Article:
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Up to 40% of admissions of pregnant women to intensive care units could be prevented with better clinical care, University of Otago research suggests.
Researchers from the university's Wellington campus worked with clinicians in four district health boards to analyse cases of severe acute maternal illness.
Of 98 cases, 39% could have been prevented, and a further 37% were not preventable but could have received better care.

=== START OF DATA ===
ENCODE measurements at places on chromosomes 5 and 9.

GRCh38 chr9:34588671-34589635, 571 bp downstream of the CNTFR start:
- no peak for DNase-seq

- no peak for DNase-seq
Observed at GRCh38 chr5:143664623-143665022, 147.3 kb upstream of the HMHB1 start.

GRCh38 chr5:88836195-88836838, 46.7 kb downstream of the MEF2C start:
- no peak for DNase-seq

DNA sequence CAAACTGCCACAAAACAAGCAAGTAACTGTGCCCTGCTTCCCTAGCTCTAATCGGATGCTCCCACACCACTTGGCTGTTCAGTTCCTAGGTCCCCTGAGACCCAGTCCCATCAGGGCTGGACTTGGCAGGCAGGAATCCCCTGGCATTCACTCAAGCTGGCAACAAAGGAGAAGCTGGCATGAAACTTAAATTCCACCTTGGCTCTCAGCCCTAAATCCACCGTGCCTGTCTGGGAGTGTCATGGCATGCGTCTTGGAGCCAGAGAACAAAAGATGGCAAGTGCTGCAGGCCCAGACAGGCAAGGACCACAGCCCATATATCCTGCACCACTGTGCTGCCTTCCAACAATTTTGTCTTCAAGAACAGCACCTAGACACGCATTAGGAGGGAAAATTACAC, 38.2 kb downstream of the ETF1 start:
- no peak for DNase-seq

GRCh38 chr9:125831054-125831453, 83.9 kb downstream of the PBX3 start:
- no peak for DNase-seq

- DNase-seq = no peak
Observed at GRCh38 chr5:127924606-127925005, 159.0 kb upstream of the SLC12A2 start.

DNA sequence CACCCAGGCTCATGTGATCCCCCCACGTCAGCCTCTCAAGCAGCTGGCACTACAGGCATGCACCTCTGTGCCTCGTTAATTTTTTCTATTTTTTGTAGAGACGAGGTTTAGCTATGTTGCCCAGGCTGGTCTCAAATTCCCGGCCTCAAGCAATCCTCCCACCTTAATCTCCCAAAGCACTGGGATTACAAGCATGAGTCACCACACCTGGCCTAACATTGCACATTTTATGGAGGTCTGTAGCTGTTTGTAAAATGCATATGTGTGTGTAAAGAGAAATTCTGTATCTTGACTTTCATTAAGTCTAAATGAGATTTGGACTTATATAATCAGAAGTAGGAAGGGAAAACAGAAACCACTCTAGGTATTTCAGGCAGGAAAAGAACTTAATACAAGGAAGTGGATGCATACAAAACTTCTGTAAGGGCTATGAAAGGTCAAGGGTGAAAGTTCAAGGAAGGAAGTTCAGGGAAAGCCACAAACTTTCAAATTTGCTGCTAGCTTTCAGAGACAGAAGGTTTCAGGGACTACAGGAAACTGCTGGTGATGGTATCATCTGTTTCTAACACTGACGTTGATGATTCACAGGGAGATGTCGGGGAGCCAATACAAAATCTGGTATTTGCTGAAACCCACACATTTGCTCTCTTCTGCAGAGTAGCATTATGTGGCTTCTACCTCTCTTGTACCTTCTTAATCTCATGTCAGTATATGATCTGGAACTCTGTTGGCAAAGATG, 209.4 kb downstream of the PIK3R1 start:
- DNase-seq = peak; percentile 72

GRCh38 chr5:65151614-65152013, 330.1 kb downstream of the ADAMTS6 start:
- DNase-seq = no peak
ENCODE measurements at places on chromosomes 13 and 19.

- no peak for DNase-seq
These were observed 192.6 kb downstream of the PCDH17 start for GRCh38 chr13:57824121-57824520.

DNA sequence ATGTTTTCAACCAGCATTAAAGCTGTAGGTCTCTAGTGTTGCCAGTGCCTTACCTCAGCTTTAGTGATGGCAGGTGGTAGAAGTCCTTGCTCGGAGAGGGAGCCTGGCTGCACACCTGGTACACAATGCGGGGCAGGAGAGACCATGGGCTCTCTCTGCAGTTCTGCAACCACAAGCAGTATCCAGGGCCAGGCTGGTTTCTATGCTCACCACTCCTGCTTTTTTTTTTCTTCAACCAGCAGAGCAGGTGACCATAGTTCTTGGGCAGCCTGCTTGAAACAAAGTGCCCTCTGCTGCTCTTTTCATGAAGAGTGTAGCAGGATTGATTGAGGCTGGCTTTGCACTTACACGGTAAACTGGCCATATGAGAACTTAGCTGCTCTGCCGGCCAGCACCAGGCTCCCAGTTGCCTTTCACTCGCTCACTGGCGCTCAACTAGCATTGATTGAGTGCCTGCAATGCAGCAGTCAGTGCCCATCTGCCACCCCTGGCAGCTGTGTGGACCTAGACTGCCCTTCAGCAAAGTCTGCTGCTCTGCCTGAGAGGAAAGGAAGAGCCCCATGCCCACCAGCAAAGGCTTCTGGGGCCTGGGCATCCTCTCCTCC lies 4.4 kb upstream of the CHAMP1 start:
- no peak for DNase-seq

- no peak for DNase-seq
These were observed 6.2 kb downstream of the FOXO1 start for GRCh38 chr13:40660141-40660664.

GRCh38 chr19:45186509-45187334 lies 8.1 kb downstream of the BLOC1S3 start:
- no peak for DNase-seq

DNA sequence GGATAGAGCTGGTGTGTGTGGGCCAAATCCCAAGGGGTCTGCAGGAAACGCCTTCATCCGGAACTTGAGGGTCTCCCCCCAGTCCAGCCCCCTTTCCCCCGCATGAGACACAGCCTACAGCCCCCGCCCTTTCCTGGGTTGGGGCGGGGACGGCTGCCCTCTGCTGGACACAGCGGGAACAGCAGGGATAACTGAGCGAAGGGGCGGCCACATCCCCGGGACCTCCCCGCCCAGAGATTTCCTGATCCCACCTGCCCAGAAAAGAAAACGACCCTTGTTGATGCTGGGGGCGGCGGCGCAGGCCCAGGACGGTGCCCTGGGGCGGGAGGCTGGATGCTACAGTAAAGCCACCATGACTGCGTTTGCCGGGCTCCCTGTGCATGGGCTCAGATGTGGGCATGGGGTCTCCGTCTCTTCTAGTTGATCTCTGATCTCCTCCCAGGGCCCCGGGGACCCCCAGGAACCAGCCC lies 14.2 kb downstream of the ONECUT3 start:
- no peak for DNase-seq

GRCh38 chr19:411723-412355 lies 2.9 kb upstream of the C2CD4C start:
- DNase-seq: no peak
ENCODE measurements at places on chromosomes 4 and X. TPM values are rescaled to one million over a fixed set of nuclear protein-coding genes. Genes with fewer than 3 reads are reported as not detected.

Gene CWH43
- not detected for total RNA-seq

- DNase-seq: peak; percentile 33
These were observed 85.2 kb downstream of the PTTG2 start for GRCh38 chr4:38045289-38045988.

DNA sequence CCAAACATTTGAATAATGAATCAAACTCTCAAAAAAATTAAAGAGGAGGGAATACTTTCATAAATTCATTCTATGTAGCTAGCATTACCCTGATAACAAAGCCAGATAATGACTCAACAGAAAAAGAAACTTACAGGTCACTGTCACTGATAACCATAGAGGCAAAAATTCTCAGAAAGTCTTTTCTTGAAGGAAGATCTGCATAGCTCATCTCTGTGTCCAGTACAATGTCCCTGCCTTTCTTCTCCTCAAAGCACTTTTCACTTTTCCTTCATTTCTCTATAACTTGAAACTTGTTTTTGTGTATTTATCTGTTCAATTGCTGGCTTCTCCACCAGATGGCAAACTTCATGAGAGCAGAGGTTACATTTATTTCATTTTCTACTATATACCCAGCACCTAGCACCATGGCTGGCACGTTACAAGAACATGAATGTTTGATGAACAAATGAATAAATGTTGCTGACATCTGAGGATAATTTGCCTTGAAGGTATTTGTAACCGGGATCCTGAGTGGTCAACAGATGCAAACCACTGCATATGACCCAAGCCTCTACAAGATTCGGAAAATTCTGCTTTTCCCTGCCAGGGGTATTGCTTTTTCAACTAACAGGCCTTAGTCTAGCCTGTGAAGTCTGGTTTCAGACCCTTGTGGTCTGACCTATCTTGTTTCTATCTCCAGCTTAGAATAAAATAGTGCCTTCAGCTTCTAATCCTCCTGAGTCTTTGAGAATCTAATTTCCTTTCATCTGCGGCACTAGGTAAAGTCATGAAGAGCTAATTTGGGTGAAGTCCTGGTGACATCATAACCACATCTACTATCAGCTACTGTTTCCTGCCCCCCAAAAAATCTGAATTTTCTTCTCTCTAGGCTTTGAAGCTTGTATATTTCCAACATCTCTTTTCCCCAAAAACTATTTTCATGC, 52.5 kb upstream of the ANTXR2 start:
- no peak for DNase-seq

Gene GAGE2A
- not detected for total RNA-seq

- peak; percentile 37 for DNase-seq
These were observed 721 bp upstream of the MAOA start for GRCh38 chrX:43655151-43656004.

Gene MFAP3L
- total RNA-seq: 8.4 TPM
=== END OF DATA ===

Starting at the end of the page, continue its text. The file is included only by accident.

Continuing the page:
Lead researcher Bev Lawton said clinical care was the main factor in the most common preventable severe illnesses in pregnancy, blood-loss and septicaemia. Clinical factors were most often a failure to recognise a woman's high risk status, and delayed or inappropriate treatment.
''This is a real wake-up call - but using the review process that we've developed through our research, we can look at the performance of our maternity system and explore how severe maternal illness and death can be reduced.''
The study has been published in the American Journal of Obstetrics and Gynecology.